Why Green Lantern is one of the most Jewish superheroes of all
Wait, Green Lantern is Jewish too?
The answer, surprisingly, is yes. Sort of.
That most superheroes were created by Jews is nothing new. During the Depression, young Jewish New Yorkers, mostly first-generation Americans, couldn’t get work in creative industries like advertising and book publishing that were closed off to them. So they invented their own medium, the comic book, and its most popular genre, the superhero. In many cases, they imbued their creations with elements of Jewish culture.
Superman in particular has been discussed in this context, though he’s a Jewish character only metatextually, not in canon. Others are heavily hinted to be Jewish, like Spider-Man, who wisecracks compulsively, uses Yiddishisms like oy and fakakta, references Shavuos and even stepped on a glass at his wedding. Some are openly Jewish but “converted” years after their creation, like the Fantastic Four’s Thing. Some are Jewish only sometimes, like Harley Quinn, who’s paternally Jewish in the comics, maternally in her animated show, and nondescript in the movies. Most recently there’s Whistle, whose Jewishness is front and center.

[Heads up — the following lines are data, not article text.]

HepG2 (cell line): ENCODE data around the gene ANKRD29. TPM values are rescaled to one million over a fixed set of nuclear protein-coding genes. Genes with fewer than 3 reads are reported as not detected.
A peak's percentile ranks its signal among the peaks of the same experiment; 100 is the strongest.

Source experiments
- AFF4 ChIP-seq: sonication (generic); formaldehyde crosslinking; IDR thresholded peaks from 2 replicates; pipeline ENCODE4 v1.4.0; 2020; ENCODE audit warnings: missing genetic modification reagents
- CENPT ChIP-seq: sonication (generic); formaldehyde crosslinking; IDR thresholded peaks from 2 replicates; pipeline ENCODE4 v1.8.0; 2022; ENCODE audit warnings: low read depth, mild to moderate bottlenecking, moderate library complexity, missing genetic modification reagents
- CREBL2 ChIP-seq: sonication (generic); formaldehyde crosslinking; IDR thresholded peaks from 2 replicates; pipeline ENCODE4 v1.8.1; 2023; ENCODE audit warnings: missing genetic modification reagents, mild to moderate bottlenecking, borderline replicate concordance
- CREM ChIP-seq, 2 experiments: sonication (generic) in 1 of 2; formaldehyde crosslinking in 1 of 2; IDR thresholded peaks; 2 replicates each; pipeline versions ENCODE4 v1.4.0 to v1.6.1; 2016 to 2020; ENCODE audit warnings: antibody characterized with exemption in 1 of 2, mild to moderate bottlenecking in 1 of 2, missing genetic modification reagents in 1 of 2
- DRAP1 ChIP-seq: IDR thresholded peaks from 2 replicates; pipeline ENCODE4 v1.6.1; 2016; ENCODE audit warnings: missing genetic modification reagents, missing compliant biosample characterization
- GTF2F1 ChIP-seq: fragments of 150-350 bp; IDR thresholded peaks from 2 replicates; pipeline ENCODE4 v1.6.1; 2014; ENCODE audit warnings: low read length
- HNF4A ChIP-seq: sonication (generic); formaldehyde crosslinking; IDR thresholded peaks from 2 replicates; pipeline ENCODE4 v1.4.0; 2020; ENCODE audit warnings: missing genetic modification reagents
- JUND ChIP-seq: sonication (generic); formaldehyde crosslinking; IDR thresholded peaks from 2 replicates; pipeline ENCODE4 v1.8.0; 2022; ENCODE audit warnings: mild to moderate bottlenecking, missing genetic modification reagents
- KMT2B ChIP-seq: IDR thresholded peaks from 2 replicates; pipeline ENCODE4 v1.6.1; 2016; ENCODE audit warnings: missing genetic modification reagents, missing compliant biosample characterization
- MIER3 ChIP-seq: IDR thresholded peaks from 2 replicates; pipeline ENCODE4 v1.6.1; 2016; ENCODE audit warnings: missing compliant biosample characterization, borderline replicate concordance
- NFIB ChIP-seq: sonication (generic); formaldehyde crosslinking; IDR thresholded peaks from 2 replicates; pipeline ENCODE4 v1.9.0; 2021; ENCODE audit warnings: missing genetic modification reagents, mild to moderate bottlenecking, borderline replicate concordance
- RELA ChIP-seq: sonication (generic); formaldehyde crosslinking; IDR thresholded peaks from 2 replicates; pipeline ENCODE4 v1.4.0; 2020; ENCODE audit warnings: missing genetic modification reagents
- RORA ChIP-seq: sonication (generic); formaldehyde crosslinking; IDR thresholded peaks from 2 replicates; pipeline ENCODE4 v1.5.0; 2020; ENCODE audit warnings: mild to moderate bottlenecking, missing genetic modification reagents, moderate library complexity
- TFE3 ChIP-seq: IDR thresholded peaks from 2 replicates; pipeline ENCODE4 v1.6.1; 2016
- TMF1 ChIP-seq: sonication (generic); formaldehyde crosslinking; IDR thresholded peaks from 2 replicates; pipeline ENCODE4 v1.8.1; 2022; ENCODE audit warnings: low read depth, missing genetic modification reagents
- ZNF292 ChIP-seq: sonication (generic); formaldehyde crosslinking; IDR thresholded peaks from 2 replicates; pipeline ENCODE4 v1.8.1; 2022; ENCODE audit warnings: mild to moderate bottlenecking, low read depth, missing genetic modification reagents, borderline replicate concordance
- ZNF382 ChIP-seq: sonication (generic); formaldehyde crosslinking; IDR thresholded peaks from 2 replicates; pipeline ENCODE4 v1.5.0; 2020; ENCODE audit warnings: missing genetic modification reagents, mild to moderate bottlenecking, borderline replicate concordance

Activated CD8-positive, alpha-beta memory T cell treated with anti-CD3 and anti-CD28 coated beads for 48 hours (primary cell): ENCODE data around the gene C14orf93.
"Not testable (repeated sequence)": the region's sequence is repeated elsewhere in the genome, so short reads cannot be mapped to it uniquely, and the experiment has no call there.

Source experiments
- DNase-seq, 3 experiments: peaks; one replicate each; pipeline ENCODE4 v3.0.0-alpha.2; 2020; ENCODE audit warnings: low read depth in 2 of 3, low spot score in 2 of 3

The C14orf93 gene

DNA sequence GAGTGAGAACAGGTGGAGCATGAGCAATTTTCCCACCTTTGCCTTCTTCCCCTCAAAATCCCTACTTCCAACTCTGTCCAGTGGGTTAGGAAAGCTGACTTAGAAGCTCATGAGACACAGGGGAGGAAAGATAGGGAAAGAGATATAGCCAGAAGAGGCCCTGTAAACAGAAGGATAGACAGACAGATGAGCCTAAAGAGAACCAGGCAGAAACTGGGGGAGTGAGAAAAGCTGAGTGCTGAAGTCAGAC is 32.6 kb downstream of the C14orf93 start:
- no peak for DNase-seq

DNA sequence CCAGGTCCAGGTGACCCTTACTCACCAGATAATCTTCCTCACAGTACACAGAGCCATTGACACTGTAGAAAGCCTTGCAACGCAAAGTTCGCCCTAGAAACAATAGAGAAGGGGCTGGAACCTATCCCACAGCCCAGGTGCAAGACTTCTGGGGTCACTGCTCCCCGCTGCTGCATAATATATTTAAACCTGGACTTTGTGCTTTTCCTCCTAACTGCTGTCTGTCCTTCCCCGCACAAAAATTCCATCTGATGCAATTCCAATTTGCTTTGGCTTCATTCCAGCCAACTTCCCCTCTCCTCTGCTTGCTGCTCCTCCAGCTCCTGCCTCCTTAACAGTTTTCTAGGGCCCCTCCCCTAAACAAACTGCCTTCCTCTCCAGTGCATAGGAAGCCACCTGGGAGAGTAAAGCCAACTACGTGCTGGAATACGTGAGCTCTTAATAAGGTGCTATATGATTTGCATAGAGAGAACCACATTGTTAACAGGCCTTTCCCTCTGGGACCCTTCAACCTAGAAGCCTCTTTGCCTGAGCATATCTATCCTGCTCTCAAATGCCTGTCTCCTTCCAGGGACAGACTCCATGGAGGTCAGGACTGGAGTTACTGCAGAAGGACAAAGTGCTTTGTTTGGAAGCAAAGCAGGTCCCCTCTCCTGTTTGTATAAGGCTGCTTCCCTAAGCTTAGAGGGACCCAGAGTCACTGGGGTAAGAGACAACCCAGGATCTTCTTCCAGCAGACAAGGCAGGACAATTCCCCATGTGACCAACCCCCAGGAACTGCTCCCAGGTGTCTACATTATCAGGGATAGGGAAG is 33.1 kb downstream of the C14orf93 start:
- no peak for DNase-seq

But one hero who is a household name but isn’t generally thought of as Jewish, even by those who keep tabs on such things, is Green Lantern. There’s certainly no hint of it in the 2011 Ryan Reynolds movie. But the Emerald Knight is, in fact, a character steeped in Jewish lore.
Green Lantern debuted in July 1940’s “All-American Comics #16.” He was Alan Scott, a railroad engineer saved from a bridge collapse by a glowing green train lantern that was fashioned in ancient China from a prophesied talking meteor (really). Using part of it to make a magic ring, he gained the ability to fly and create constructs of solid light, then donned a flamboyant green, red, purple and yellow outfit and went off to fight crime.
Though he was created by two Jews, Mart Dellon (Martin Nodell, who also created the Pillsbury Doughboy) with help from Bill Finger (Milton Finger, who also co-created Batman), there’s nothing particularly Jewish about him. Nodell was inspired by Chinese folklore and Wagner’s “Ring Cycle” operas, themselves based on Norse and Germanic legend.
In 1959, however, a new Green Lantern was created by DC Comics editor Julie Schwartz, writer John (Irving) Broome and artist Gil Kane (Eli Katz), and they borrowed several elements from Jewish culture.
Debuting in October’s “Showcase #22,” the new version was Harold “Hal” Jordan, a test pilot chosen for his fearlessness by a dying alien to take his place in the Green Lantern Corps, an intergalactic peacekeeping force. Armed with a high-tech ring fueled by willpower that can create anything from a giant fist to a jet out of solid light, he wears the sleek green, black and white uniform to patrol the spaceways.